Saturday, December 31, 2022

first notes on reading, 2022

In March of this year about to end I took Swann's Way down from the shelf, just to remind myself of how it feels, how it starts, or rather how it proceeds after the start which no one could forget, and to my surprise found myself re-reading it. By the end of the year I would have read through the end (the vicious, brutal end) of The Guermantes Way. The first time I read Proust, 2013-2015, I tried not to be but was constantly aware of myself as reading a Giant and Important work, undertaking a Task which it would be Heroic to Complete. This second time I'm just reading it - picking it up when I want to and reading it. Naturally this, no doubt along with the time that has passed in my own life, the things I have done and learned and thought about in that time, primary among them time itself, means that I am more feeling and understanding what these pages are doing, the way they behave towards and in time, and not only time, this time than I did the first.

Early on I sent this passage to my weather-obsessed father:

But Bloch had displeased my family for other reasons. He had begun by irritating my father, who, seeing him come in with wet clothes, had asked him with keen interest:

"Why, M. Bloch, is there a change in the weather? Has it been raining? I can't understand it; the barometer was set fair."

Which drew from Bloch nothing more than: "Sir, I am absolutely incapable of telling you whether it has rained. I live so resolutely apart from physical contingencies that my senses no longer trouble to inform me of them."

"My poor boy," said my father after Bloch had gone, "your friend is out of his mind. Why, he couldn't even tell me what the weather was like. As if there could be anything more interesting! He's an imbecile."
Reading it now, too, after having read so much Marx and Marxism, Soviet and revolutionary Chinese histories (that is to say, histories of peasant societies in rapid transformation), and most directly prior and relevant, TJ Clark, in his wonderful books about Manet and (read the year before) Courbet, talking about town and country in France in the second half of the 1800s, the sort of socio-geography of particularly Combray but all of the book's locations makes much more sense to me than they had before, which in turn makes things of the types that tend to be labeled "political" as well as things of the types that do not come much more clear.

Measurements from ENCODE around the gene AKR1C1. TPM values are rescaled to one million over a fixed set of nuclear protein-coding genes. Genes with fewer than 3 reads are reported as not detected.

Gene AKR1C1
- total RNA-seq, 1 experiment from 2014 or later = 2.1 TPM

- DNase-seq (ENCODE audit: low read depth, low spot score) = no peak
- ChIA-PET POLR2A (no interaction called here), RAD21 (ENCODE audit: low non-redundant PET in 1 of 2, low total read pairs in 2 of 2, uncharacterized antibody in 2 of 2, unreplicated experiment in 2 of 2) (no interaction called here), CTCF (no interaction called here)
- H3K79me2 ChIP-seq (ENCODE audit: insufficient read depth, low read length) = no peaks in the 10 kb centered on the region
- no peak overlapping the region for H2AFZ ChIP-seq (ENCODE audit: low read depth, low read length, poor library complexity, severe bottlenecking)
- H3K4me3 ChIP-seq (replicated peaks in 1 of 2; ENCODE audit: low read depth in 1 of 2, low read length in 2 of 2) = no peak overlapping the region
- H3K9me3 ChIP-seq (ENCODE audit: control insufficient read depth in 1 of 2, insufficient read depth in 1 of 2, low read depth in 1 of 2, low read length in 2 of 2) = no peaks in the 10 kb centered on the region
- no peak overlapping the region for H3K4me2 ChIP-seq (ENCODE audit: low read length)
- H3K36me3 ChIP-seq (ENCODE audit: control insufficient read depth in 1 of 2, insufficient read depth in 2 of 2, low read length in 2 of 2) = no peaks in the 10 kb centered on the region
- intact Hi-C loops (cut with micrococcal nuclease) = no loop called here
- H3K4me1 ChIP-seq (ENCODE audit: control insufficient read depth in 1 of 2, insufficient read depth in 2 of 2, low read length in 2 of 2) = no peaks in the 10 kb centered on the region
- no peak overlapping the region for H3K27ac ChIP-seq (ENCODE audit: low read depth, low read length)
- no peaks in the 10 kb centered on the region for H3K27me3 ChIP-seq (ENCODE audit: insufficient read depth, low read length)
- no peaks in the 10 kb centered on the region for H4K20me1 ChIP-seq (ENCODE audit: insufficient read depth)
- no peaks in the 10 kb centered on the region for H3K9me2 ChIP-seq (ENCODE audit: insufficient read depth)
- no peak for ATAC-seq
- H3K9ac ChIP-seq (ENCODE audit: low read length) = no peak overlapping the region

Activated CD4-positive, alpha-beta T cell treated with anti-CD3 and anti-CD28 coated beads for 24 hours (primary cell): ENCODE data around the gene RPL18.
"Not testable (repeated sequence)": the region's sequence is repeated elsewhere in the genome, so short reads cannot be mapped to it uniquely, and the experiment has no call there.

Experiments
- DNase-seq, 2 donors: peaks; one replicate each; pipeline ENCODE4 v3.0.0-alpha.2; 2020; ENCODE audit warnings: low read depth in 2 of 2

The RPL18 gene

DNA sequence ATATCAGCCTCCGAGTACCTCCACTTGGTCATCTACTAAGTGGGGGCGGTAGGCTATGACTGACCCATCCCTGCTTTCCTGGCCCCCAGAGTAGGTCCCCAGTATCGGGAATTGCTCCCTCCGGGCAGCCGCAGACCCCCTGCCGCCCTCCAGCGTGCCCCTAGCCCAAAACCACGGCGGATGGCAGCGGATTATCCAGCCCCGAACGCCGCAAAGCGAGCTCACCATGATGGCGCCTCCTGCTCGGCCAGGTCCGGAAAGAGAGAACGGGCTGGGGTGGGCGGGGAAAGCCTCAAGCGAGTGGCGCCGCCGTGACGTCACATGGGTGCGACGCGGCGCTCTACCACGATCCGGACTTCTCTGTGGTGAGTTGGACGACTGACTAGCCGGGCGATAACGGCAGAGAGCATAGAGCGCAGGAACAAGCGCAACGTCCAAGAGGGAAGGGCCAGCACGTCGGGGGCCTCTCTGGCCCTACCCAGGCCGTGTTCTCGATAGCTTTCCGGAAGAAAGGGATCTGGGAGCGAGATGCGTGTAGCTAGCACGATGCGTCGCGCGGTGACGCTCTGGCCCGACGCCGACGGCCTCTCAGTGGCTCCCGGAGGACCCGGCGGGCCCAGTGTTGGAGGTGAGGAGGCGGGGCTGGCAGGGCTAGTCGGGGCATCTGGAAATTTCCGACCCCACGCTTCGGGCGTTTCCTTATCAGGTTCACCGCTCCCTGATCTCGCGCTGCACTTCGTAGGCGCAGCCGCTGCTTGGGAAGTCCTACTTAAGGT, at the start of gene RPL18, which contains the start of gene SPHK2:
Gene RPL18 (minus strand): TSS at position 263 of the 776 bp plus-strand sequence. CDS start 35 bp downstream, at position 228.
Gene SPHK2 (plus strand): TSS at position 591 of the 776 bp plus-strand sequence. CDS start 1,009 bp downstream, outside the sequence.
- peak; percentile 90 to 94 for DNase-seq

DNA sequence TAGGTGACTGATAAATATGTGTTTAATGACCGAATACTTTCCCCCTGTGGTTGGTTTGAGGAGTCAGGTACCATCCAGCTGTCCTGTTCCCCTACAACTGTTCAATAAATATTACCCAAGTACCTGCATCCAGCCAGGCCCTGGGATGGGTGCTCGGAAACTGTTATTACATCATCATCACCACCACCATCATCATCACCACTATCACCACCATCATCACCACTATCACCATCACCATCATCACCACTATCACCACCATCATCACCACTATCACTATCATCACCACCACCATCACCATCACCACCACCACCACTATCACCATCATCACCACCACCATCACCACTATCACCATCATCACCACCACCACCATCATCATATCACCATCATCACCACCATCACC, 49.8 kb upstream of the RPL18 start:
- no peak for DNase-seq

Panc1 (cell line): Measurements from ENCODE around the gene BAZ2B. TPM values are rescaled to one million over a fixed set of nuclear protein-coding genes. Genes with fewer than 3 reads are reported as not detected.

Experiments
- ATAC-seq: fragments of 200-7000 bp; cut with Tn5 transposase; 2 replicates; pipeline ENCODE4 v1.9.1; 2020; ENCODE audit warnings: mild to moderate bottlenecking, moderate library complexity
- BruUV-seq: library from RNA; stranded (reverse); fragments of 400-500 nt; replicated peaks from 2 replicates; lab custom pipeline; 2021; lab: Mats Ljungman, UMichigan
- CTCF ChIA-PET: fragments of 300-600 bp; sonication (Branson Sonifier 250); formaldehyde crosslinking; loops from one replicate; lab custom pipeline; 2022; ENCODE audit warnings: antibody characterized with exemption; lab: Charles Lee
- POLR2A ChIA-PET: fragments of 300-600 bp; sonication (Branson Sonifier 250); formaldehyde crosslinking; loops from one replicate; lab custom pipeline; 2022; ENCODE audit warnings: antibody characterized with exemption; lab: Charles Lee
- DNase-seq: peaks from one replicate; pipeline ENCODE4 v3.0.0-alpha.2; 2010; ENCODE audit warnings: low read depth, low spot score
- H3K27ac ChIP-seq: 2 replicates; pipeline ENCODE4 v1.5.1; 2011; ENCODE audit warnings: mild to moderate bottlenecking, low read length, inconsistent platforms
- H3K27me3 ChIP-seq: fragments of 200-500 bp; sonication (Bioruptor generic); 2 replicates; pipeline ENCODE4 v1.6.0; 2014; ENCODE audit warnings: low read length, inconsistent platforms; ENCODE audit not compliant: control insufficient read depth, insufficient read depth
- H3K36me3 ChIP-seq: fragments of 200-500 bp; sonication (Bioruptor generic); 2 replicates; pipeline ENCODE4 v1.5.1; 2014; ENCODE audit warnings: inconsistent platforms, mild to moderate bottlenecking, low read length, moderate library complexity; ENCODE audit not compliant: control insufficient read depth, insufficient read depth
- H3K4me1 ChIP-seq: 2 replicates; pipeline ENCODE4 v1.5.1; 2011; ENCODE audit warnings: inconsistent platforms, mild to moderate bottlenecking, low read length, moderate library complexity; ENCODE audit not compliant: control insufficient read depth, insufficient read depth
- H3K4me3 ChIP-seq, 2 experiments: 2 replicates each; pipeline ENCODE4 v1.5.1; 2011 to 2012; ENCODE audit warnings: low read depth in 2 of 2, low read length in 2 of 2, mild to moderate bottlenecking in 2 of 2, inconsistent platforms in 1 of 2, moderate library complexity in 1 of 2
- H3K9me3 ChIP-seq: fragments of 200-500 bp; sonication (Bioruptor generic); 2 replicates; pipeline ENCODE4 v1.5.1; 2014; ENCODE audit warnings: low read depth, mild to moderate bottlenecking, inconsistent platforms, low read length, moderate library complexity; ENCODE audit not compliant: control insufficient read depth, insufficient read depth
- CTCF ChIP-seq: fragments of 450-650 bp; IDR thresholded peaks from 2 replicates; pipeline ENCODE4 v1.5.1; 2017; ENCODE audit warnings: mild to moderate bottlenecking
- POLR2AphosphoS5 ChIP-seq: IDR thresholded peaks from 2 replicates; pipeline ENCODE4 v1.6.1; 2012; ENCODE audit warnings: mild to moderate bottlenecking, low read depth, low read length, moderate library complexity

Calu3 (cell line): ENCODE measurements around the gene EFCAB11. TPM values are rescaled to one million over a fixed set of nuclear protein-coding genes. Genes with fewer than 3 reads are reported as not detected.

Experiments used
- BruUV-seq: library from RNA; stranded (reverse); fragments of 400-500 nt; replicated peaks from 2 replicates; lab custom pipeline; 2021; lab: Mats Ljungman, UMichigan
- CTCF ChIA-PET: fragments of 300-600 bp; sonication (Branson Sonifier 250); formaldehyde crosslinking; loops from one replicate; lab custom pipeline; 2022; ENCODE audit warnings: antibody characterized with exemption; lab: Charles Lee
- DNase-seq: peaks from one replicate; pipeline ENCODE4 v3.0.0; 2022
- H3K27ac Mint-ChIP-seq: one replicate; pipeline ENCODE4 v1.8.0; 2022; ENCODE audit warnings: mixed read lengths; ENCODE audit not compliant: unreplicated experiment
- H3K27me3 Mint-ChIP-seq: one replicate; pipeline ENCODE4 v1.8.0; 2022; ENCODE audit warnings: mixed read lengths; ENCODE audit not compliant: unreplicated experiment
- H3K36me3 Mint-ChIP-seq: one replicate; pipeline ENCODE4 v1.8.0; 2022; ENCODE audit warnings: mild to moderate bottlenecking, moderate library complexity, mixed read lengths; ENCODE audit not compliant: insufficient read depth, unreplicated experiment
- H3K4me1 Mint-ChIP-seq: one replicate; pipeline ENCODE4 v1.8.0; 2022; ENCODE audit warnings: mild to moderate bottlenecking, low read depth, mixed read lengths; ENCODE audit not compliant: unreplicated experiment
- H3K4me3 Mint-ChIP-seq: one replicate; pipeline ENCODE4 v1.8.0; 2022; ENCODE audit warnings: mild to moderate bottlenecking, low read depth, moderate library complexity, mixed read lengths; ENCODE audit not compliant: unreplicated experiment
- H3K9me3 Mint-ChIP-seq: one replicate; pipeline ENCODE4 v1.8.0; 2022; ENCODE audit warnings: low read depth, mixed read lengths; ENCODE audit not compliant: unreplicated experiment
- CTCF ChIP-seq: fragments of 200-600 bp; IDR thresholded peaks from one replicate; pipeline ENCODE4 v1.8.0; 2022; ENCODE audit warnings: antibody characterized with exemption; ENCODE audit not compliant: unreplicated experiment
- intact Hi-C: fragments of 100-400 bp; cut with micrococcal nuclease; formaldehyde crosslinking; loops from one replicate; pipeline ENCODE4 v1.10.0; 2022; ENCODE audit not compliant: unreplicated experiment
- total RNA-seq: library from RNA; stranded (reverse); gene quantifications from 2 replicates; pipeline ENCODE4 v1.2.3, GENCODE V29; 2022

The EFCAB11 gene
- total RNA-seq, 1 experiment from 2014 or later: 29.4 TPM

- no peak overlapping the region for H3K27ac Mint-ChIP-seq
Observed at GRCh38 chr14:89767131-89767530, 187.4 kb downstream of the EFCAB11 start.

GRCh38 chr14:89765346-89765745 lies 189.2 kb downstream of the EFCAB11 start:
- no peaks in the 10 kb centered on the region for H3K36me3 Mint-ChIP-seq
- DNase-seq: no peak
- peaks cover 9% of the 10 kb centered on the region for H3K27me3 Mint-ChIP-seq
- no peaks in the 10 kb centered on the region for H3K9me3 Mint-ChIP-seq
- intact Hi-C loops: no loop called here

It had been throughout the previous several years that I had read all that Marx and Marxism (and Soviet and Chinese histories), the previous several years that I had spent intensively reading all the Marx and Marxism and Communist histories that I had been taught my whole life there was no need to read, which changed everything. I've left very little written record of that period - scattered emails back and forth with Richard, who was doing much the same; a few notes in notebooks I never kept diligently - which is a shame because, in the absence of any Party which could reliably organize such education, I read things willy-nilly, in terribly wrong order (Lenin and Stalin are crucial but on the whole one really should not start with them! it really is better to have a solid grasp on dialectics - easy to attain! - before attempting to read Capital! - which I still haven't finished, incidentally), and it would be very interesting, if only to me, to be able to trace my misunderstandings as they slowly transformed into understanding.

Because of my having attained that grounding, or at least some degree thereof, and my having embarked on projects enabled by it, relatively little Marxism appears on my list of 2022 reading. There were the beautiful fragments of Gramsci and the elderly Engels, left unfinished in both cases because of death; there was the absolutely essential T. Mohr article Imperialism Today Is Conspiracy Praxis. I had been longing for an article like the latter for years - as I had written to Richard on December 7, 2019:

Train of thought off of this, development of imperialist finance capital over time, led me to think, my god, the first volume of Capital was in 1867, Imperialism was 1917, Neo-Colonialism was 1965. Essentially 50 years between each of them and we're now just over 50 years on from the Nkrumah. Just think about the massive changes in capitalism between each of them, that necessitated each of them. Obviously more is needed!! (And exists, though as far as I know not in anything like as condensed and singular a form.) It's not my main point to just rag on people but.... people still act like you can just read Imperialism and understand today. Obviously it helps but it's also obviously not going to be sufficient!! And then you get things like that (mostly very good) critique of queer theory using Marx's analysis of capital in his time as if THAT doesn't need to be updated! Even as it explicitly criticizes dogmatism [but then, I add now, it was written by a Trot, so what do you expect]. I guess I don't actually have a real point but I was just struck by those roughly equal time gaps and it just really drove the point home to me that theory needs to be constantly renewed.
T. Mohr's article is perhaps too brief and too much a scaffolding to qualify it as the successor to that line but it is a massive contribution and a necessary start.

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